In Naomi Schulz’s fictional story, sisters reeling from tragic loss relocate from Brisbane to the Australian countryside of their youth. As they reconnect with people and memories, secrets are revealed and a riddle involving a long-hidden family heirloom is solved.
Twenty-four-year-old Blair Jones is a teacher looking forward to a transfer to her hometown of Tara. Unfortunately, news of the job comes just as she learns her parents have died in an automobile accident. Blair and her younger sister, Lydia, sell their parents’ home and venture to Tara. During the move, Blair discovers a family diary detailing her ancestors’ immigration to Australia. Blair also finds a riddle about a secret heirloom linked to the 1857 Gold Rush.
Subplots involve the girls’ romantic connections, including Blair’s entanglement with her abusive ex-boyfriend, whose wrath she fears as she finds romance elsewhere. The boyfriend also accuses Blair’s ancestors of stealing his due golden treasure.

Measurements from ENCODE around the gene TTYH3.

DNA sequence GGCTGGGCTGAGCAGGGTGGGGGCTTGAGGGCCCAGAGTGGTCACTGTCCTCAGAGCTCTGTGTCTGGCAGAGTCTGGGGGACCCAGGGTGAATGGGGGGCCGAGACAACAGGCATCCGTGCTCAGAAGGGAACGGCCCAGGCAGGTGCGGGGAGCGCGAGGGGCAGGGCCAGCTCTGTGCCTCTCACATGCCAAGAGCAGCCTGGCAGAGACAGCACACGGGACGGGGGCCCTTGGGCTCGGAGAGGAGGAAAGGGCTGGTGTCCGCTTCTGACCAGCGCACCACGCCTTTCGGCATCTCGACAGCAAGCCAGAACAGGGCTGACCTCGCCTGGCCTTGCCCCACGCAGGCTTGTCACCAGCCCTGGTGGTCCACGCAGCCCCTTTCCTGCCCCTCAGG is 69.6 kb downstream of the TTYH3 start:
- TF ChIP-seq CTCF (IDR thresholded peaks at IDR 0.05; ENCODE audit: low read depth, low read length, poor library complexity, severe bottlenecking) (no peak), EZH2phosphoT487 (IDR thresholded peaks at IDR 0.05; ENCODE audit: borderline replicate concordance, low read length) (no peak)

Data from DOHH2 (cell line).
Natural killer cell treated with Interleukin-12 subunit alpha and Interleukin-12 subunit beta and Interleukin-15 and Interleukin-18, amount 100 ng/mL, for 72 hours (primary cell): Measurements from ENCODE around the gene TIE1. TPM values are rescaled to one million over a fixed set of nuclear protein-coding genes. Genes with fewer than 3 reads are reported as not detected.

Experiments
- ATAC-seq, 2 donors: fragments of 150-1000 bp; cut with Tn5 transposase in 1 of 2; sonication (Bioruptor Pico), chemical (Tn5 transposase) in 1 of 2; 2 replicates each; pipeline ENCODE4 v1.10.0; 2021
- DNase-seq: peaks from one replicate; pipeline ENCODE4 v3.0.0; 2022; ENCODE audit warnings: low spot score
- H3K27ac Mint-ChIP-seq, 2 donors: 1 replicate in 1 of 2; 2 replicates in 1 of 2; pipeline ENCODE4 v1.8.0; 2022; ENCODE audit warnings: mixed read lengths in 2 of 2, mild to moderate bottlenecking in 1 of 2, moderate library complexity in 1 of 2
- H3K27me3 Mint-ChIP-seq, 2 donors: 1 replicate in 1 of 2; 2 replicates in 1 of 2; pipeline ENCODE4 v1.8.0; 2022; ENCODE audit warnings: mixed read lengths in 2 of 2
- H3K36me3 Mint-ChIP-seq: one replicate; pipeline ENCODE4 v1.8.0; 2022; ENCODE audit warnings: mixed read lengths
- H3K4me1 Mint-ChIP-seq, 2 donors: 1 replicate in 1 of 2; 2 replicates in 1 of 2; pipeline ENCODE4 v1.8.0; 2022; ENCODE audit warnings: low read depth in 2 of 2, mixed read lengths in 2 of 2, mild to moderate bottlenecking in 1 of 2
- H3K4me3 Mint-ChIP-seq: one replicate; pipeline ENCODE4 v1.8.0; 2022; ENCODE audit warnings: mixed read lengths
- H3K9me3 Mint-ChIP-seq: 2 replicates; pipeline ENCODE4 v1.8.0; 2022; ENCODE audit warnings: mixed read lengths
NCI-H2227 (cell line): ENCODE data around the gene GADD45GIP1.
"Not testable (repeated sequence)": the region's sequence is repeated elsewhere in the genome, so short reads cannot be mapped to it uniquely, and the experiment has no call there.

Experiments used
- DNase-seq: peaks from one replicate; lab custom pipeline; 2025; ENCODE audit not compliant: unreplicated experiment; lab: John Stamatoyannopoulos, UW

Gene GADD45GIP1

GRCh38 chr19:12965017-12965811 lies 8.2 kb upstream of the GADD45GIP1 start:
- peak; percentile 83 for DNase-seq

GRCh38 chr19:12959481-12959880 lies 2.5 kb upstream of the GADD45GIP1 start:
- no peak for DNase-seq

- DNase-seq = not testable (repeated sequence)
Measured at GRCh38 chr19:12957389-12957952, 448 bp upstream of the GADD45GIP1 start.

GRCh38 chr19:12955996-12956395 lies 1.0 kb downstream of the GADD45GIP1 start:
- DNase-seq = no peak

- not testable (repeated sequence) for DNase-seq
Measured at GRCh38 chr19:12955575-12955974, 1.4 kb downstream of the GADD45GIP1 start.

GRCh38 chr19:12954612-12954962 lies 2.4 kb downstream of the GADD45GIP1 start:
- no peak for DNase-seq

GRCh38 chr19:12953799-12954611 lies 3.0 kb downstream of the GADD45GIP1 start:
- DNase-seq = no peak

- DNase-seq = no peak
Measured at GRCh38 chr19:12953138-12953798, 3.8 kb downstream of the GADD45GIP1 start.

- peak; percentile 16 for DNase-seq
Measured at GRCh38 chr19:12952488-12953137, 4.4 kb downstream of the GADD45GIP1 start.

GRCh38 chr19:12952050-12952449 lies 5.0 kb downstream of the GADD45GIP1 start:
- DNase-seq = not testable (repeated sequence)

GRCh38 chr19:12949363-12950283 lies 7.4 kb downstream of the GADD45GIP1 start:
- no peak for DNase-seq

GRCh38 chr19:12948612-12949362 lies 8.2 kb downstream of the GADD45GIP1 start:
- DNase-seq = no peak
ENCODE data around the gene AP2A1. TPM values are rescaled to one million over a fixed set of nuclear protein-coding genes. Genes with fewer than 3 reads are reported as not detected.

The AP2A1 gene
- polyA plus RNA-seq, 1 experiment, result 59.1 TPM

Schulz mixes triumph and heartache, mystery and romance to create an interesting premise, yet the narrative often gives way to clichéd thoughts (“Don’t judge a book by its cover,” “What doesn’t kill you makes you stronger”) and a more “tell” than “show” writing style. Characters’ gushing sentiments lessen the credibility of their budding relationships.
Ultimately, the titular “Wishing Tree” seems too fantastical for the otherwise realistic plot (flashbacks and energy are released through a touch of the tree, among its other mystical qualities) and prove jarring to the larger story.
Additionally, the story jumps from one action to another and revelations often appear with little prelude or background. For example, in one passage as the girls are en route to Tara, Blair is thinking about the bakery her mom ran and her abusive ex-boyfriend when the girls suddenly stop at their brother’s grave, although the explanation of his death isn’t revealed until later.
Wish Upon a Tree is a creative effort buoyed by emotional characters. However, the mystery’s flaws may limit the story’s appeal.
Also available as an ebook.